Due to the extra copy of chromosome 21, those with Down's syndrome have unique physical characteristics, which can include broad feet with toes that point outwards, low muscle tone in the feet and loose ligaments. These identifying features can leave those with Down's syndrome prone to developing certain foot conditions. Here's an overview of three foot problems associated with Down's syndrome:
Weak muscle tone can cause the foot arches to collapse, and this can cause damage to your tendons and alter your posture as you change the way you walk to compensate for the added strain on your feet. Flat feet can cause foot pain and swelling, but a podiatrist can treat flat feet with custom-made orthotic insoles. The insoles take the strain off the rest of your feet by lifting the arches and providing additional support, which helps protect the surrounding ligaments.
The plantar fascia is a band of tissue that connects your heel to the ball of your foot. Plantar fasciitis occurs when this band of tissue is too tight or strained, and in those with Down's syndrome, this can occur as a result of low muscle tone and broad feet pulling the plantar fascia too tight. Heel pain is a common symptom of plantar fasciitis, and the pain can worsen when you stretch your foot. Your podiatrist will show you gentle exercises to loosen the fascia and strengthen the muscles in your feet. In rare cases, podiatric surgery may be required to sever the tissue from your heel bone, which will bring relief from pain and tightness.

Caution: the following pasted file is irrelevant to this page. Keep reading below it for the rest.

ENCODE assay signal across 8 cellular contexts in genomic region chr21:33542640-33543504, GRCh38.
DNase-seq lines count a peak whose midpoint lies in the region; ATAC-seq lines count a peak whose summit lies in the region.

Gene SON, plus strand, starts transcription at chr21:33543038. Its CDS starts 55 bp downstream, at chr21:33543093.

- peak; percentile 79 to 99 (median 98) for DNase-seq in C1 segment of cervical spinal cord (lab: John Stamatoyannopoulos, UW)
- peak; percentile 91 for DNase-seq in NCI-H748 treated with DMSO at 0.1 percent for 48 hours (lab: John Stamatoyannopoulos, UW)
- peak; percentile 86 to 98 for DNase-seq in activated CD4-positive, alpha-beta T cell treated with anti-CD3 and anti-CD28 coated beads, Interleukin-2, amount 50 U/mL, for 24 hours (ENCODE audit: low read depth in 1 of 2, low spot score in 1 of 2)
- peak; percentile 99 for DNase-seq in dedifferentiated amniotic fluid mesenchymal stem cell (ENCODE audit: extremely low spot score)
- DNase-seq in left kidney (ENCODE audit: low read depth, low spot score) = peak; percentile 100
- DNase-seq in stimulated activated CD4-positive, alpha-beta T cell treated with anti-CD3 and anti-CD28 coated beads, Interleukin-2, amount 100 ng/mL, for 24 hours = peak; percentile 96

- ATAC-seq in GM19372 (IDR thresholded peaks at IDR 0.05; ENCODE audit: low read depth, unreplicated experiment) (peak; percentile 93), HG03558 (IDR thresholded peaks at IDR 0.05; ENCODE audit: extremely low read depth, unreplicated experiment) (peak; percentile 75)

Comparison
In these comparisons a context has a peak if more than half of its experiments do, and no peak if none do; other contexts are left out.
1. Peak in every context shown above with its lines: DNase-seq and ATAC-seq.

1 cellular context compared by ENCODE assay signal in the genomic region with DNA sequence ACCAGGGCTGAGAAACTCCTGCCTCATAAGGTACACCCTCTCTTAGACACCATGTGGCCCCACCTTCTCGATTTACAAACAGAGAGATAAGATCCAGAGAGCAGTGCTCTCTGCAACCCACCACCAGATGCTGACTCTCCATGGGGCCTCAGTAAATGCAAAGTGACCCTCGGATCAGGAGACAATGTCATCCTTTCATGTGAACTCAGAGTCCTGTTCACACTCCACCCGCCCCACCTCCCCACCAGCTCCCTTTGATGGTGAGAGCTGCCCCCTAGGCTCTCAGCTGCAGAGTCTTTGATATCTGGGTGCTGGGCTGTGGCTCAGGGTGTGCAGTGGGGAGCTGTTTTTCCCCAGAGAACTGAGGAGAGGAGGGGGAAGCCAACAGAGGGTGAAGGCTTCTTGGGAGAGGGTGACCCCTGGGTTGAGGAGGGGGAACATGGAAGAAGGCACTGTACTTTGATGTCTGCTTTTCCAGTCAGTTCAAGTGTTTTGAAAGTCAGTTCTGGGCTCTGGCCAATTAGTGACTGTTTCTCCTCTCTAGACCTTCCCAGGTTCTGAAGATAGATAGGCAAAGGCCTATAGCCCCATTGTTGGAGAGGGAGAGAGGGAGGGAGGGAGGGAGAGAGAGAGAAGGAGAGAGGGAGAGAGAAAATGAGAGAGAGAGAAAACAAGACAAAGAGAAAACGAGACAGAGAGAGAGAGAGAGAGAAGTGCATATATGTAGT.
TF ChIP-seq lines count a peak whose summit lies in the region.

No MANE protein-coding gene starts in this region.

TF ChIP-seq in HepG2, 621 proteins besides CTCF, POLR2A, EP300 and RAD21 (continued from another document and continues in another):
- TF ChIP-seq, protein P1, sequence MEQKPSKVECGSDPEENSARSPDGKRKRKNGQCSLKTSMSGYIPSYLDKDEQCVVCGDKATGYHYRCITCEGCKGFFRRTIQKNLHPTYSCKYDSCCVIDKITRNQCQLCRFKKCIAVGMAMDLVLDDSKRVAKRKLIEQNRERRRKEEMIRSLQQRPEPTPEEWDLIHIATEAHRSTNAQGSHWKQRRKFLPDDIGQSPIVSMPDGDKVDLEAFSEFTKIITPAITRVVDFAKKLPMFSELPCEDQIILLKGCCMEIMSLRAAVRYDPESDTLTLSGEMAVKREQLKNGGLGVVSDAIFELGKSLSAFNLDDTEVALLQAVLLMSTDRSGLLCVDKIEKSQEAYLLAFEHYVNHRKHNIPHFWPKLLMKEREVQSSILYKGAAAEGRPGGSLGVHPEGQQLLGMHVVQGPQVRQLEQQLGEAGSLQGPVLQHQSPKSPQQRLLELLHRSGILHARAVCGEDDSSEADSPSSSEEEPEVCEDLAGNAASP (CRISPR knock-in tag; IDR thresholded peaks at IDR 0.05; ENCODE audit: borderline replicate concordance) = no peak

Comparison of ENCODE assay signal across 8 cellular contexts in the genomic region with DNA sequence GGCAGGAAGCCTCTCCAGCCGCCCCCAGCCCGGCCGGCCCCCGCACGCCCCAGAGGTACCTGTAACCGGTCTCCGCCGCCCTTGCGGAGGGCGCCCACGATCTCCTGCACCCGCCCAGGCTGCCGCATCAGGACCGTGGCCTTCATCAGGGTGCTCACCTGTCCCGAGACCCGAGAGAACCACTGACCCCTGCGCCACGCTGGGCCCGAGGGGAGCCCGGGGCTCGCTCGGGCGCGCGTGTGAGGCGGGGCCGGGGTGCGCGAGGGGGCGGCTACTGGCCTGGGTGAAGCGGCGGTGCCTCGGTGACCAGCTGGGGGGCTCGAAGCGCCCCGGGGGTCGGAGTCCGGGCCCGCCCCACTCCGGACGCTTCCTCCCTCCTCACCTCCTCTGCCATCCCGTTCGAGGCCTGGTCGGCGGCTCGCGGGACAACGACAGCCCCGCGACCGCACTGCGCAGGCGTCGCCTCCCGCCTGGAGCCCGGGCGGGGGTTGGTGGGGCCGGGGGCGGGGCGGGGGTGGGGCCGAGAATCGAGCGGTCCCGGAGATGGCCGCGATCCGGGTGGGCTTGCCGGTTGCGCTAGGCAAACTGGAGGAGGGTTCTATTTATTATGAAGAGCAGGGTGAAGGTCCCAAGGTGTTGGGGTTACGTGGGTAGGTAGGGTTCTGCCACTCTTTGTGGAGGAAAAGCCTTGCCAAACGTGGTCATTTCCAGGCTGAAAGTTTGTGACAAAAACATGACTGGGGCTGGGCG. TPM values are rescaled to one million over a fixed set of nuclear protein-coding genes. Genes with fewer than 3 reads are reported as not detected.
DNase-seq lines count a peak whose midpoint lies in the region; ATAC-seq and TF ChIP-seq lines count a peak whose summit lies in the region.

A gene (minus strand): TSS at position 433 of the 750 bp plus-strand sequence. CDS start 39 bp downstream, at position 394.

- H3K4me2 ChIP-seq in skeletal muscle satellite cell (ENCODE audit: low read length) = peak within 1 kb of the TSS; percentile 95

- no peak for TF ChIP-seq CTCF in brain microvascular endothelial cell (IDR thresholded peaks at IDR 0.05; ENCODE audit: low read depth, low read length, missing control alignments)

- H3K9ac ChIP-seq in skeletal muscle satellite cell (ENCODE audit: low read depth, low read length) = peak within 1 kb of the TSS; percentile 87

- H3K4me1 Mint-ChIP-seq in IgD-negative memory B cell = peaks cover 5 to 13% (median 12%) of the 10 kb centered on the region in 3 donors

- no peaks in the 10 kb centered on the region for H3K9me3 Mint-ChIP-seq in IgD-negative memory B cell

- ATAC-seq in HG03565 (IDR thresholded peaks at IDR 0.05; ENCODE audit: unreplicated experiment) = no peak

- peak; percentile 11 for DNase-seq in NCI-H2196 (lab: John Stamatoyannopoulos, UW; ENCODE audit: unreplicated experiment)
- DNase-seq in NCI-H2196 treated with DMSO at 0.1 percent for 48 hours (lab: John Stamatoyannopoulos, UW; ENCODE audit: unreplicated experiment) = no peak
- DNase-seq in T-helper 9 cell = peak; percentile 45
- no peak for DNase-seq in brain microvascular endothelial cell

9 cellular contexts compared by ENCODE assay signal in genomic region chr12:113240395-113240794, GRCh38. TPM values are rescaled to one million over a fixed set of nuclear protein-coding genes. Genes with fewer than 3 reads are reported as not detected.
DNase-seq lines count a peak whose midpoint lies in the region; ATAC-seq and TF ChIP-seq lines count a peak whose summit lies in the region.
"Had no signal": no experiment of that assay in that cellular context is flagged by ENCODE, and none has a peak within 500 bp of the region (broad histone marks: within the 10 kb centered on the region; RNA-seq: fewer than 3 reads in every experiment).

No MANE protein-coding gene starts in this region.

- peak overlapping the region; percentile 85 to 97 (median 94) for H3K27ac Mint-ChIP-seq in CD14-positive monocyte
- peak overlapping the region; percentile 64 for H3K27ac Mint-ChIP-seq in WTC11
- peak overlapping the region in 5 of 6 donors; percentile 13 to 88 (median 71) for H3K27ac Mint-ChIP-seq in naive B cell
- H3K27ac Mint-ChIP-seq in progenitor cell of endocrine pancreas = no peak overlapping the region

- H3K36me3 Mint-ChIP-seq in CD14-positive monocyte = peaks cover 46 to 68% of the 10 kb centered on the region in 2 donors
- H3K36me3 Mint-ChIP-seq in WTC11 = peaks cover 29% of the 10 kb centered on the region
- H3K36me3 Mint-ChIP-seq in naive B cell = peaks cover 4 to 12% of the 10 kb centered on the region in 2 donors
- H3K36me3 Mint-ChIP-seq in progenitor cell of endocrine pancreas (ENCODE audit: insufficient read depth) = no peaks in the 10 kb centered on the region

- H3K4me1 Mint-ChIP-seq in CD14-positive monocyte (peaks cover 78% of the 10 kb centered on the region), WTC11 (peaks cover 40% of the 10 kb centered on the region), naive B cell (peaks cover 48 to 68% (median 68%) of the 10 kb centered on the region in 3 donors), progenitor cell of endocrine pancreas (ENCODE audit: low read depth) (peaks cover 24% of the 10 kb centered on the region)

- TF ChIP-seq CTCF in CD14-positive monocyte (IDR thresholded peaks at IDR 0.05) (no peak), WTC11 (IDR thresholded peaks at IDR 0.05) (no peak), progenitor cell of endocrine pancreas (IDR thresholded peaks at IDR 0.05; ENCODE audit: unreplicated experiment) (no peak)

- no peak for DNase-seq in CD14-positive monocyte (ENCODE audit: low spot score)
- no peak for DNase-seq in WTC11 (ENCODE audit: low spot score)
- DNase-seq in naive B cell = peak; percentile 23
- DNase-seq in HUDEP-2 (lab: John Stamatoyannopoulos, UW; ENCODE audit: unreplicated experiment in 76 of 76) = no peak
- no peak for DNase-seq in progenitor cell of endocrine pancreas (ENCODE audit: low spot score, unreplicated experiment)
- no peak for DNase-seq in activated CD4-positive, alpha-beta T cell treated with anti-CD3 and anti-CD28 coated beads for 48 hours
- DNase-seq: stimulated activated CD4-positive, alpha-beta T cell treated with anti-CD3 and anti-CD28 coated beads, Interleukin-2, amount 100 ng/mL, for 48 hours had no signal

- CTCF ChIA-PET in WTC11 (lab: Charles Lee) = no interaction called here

Muscle weakness is a common cause of toe walking, but when you don't take heel to toe steps, the joints in your feet and lower leg muscles experience strain and become rigid. Your podiatrist can treat tiptoe walking with an orthosis and exercises. An orthosis, which is a type of supportive splint, can be used to apply gentle pressure to the heel, which stimulates the nerves and encourages you to use your heel when you take a step. Exercises can be used to improve the range of movement in your feet and promote flexibility. As the exercises will involve the use of your heel, you will get used to engaging your heel over time.
Regular foot assessments can benefit those with Down's syndrome, as your podiatrist can look for signs of common foot problems associated with Down's syndrome and put a treatment plan in place before severe or long-term damage occurs.Share
17 November 2016
My son has always been an eager athletics competitor. He loves to run and jump, and especially loves to be the winner. He has been getting a lot of foot pain recently, and I wasn't sure if it was due to growing pains or if he'd been exercising too much. Luckily we found a great pediatric podiatrist who has been able to help him treat the pain and get some new foot inserts and shoes so that he doesn't keep having issues. This blog is all about podiatry for children and should be great for other parents with active kids.